Thanking the shepherd as a liberator
In 1864, Abraham Lincoln gave an address at a Fair in Baltimore. In it he said this, “The shepherd drives the wolf from the sheep’s throat, for which the sheep thanks the shepherd as a liberator, while the wolf denounces him for the same act as the destroyer of liberty, especially as the sheep was a black one. Plainly the sheep and the wolf are not agreed upon a definition of the word liberty; and precisely the same difference prevails today among us human creatures…”
In the world of social media, privacy, not liberty is the issue. According to a recent study by the Pew Research, 69 percent of those queried were not confident that records of their online activities would remain secure.
Although 93 percent of the respondents believed in being in control over their online information and 90 percent indicated that controlling what information is collected is important, only 9 percent believed that they had “a lot” of control over what was collected. Only 6 percent were confident that government agencies could keep their records secure.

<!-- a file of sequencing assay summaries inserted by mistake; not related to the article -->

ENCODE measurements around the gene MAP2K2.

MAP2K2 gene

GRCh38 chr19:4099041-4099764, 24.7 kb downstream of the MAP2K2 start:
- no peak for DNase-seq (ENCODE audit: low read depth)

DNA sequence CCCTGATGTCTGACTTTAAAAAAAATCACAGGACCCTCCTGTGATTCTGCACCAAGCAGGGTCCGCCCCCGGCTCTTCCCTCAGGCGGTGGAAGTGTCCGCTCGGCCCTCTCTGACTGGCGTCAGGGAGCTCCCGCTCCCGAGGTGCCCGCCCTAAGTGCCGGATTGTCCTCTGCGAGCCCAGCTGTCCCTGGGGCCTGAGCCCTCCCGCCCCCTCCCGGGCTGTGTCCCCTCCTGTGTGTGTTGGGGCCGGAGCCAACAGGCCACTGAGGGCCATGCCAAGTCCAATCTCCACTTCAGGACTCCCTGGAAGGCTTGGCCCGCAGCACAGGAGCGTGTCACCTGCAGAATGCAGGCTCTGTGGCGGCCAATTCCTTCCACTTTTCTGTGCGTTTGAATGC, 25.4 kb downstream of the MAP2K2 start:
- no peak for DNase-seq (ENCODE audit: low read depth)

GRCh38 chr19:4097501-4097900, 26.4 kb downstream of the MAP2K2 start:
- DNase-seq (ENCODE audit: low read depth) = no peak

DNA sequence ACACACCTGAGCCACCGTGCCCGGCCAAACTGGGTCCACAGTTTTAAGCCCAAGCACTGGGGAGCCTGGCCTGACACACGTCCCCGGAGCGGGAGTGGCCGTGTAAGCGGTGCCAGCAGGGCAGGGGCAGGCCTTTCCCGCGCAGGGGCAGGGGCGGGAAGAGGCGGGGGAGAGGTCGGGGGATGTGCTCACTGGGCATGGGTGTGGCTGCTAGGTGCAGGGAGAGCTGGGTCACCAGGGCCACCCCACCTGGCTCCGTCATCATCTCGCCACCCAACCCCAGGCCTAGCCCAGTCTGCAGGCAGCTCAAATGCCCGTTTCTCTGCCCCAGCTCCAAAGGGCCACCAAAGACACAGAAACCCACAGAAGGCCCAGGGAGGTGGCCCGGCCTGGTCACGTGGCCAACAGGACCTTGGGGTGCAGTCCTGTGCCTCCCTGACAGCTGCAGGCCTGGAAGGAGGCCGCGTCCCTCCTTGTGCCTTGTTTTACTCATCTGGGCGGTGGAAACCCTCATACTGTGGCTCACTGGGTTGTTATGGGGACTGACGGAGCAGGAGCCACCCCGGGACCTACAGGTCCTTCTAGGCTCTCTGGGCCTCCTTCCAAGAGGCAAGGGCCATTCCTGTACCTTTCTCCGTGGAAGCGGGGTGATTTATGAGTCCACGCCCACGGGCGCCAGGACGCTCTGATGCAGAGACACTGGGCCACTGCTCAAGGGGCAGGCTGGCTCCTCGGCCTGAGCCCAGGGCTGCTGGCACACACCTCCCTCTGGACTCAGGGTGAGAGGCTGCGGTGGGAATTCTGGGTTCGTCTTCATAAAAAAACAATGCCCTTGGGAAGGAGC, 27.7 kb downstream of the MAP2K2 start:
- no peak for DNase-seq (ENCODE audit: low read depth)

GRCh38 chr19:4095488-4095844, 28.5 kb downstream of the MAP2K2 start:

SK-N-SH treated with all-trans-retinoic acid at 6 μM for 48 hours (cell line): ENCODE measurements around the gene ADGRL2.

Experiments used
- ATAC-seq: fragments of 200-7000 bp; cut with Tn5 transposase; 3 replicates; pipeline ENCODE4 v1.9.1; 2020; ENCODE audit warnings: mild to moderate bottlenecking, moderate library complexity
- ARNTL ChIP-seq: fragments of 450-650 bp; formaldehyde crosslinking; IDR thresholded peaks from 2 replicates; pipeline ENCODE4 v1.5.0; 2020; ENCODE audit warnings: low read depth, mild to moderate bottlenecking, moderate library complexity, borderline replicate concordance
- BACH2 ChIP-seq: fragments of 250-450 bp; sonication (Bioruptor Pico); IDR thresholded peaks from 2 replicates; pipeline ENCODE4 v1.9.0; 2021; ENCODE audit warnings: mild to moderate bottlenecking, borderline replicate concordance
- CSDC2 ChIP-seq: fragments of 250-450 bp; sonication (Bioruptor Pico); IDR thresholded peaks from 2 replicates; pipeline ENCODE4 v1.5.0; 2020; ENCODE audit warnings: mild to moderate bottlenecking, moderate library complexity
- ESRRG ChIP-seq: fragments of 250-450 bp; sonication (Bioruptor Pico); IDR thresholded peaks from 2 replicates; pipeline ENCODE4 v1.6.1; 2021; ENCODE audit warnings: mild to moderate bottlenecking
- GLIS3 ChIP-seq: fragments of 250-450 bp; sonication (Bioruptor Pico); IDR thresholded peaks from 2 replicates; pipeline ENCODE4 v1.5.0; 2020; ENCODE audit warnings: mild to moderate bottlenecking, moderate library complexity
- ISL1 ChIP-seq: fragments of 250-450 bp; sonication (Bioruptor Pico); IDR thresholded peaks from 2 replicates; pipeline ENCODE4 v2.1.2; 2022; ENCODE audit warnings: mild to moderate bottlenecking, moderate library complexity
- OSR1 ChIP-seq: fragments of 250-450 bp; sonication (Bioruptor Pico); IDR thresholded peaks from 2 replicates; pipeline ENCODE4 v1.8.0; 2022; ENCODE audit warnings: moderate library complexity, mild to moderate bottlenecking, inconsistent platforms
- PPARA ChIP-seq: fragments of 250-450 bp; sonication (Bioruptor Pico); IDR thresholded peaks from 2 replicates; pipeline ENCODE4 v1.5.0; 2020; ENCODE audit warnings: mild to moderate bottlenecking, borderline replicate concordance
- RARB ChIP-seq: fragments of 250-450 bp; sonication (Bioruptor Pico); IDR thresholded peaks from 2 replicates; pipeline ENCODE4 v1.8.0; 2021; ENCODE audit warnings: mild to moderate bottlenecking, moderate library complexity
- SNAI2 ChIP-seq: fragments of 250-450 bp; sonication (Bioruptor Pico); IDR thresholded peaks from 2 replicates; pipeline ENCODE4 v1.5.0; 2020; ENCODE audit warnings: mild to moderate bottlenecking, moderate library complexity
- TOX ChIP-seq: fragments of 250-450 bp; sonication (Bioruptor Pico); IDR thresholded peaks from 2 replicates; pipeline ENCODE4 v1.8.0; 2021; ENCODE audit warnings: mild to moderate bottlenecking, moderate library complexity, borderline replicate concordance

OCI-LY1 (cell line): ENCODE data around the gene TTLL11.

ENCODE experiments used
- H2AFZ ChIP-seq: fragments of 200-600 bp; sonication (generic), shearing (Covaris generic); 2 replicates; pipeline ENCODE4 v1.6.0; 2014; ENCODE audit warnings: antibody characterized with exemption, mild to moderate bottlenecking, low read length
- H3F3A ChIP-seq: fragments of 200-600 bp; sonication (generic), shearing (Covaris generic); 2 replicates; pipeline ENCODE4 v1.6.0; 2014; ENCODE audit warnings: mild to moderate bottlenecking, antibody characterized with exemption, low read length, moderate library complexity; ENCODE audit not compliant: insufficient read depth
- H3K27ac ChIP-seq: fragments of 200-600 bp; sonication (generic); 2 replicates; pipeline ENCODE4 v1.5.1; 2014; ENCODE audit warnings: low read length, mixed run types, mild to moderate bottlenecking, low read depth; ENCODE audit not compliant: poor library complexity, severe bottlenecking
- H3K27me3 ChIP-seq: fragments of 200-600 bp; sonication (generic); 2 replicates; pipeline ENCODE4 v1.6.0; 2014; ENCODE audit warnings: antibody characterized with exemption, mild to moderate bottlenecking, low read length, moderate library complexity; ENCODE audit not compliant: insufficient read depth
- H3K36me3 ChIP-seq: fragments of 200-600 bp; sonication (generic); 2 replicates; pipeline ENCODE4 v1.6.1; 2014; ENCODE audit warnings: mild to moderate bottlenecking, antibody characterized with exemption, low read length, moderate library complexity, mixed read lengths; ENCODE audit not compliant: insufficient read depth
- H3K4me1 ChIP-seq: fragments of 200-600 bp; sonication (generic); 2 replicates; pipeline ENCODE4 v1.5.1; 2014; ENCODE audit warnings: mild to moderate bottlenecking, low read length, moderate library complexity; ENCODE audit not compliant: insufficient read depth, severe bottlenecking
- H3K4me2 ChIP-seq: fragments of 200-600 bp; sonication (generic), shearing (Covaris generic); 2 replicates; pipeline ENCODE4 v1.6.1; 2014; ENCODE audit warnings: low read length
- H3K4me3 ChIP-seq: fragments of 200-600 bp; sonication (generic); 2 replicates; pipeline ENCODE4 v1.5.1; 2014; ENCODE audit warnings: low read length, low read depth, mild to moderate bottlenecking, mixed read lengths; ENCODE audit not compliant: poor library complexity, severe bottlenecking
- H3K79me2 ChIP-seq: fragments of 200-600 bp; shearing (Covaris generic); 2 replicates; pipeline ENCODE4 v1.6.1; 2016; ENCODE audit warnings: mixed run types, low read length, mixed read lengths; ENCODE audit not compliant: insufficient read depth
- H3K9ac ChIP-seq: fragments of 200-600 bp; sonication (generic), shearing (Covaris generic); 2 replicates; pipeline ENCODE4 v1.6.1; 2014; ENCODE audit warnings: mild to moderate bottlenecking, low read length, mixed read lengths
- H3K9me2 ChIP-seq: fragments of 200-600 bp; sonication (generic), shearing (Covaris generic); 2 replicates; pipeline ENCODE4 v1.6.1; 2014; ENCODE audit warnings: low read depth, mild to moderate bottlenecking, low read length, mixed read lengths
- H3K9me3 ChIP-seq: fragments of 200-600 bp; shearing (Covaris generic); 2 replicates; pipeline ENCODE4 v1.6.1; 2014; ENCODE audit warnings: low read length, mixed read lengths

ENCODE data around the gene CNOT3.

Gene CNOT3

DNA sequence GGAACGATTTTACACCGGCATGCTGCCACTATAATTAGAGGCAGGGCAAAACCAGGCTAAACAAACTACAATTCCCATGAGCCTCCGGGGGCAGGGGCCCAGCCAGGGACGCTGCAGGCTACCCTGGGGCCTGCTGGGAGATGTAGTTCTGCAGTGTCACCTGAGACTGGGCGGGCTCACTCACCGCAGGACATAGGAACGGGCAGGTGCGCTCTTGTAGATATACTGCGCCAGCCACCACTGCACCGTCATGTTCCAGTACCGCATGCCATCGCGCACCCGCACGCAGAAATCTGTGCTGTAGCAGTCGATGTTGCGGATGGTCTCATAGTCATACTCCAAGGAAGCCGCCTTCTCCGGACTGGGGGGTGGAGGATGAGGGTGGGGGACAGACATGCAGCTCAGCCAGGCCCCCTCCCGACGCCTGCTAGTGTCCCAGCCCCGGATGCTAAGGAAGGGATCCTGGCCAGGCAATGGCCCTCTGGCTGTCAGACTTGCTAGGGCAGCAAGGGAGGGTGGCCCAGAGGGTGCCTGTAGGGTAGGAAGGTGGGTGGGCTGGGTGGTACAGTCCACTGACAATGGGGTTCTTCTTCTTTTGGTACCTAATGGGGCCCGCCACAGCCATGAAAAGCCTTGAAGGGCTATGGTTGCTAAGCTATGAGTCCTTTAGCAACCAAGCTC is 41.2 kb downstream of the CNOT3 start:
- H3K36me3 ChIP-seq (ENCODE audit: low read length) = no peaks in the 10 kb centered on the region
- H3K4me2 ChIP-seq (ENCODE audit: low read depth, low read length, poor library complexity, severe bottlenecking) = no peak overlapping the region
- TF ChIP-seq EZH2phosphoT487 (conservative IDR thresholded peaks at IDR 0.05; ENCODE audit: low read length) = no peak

It’s not just social networks
Credit card companies didn’t fare much better, with only 9 percent feeling very confident that data would remain secure and private and 29 percent answering as somewhat confident.
With the number of security breaches in 2015 (remember Anthem and Sally Beauty Supply), it’s no wonder that Americans aren’t confident in the ability of social media and other businesses to protect their information. According to a report in USA Today in September 2014, 43 percent of businesses had a security breach in the past year.
Enter the government
This leads to the question of the government stepping in as the shepherd to protect individuals’ privacy. Many consumers want limits as to how long a website can store your information.
Businesses might see the government as the wolf, just increasing their responsibilities about privacy and adding more work to their IT department. Somehow, consumers do need more confidence and control over private information, but if Washington DC steps in, it may upset a lot of people.